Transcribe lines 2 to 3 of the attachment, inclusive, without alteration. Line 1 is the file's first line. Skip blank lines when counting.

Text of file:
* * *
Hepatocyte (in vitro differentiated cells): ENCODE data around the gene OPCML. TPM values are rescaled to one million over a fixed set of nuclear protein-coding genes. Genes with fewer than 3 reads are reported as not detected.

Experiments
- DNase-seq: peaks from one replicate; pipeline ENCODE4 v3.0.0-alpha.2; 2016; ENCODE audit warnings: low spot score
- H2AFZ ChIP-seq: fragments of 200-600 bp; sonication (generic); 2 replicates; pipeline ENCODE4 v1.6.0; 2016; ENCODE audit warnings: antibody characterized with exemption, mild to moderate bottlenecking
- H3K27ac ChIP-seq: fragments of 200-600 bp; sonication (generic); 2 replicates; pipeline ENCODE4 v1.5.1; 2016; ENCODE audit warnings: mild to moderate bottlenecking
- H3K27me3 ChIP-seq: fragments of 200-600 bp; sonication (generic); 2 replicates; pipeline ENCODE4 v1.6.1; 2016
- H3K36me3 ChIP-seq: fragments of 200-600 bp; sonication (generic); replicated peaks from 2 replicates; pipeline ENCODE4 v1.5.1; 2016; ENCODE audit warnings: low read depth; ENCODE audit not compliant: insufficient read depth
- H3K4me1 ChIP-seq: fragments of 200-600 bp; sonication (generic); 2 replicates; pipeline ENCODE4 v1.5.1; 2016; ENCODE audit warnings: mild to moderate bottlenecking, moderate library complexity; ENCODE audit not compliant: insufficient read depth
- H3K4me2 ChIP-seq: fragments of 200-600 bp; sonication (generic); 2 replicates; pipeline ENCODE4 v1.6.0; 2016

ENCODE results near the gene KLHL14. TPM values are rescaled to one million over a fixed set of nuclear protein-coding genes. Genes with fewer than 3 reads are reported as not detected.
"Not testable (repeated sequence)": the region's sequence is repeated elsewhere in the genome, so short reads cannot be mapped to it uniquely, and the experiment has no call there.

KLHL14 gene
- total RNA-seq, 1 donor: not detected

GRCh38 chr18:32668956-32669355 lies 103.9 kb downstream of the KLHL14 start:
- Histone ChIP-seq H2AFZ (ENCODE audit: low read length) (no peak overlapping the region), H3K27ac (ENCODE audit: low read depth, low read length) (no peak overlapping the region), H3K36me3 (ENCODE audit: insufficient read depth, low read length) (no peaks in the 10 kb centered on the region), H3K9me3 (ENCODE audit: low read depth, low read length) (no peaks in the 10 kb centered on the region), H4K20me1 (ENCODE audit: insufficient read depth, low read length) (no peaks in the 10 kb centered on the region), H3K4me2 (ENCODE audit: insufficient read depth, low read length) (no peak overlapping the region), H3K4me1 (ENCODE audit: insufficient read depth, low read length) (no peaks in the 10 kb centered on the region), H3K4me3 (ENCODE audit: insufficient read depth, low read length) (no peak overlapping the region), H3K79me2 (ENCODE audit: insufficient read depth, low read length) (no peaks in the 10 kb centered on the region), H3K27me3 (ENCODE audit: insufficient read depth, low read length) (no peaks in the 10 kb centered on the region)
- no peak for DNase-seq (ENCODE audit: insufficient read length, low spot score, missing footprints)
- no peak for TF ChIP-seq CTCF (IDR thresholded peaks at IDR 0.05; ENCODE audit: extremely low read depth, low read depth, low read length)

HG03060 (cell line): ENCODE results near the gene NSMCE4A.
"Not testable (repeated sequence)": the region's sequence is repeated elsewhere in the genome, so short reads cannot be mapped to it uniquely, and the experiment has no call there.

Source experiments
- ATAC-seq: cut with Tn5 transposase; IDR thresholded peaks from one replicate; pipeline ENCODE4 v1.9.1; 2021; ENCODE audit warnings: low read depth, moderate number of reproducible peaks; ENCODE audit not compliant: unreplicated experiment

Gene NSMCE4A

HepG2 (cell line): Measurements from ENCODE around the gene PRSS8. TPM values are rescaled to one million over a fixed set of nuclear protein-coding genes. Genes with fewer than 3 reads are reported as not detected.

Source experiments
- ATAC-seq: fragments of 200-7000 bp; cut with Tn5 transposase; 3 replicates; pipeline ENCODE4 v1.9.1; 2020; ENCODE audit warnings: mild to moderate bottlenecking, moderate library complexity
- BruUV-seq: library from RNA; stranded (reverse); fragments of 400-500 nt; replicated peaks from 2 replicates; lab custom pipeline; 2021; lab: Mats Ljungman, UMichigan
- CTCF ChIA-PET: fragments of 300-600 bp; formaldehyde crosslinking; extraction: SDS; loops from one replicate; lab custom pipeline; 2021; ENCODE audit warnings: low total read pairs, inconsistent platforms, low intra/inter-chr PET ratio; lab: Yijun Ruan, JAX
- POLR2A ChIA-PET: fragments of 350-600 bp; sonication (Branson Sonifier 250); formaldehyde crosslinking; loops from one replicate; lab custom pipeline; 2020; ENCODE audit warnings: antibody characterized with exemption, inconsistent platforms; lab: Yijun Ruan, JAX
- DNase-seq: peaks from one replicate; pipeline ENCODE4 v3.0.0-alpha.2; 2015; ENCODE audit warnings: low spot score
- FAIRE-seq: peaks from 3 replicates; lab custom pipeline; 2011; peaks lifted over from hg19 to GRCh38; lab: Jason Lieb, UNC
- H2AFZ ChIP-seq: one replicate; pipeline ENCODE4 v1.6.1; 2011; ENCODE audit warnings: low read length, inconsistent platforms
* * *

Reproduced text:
Experiments
- DNase-seq: peaks from one replicate; pipeline ENCODE4 v3.0.0-alpha.2; 2016; ENCODE audit warnings: low spot score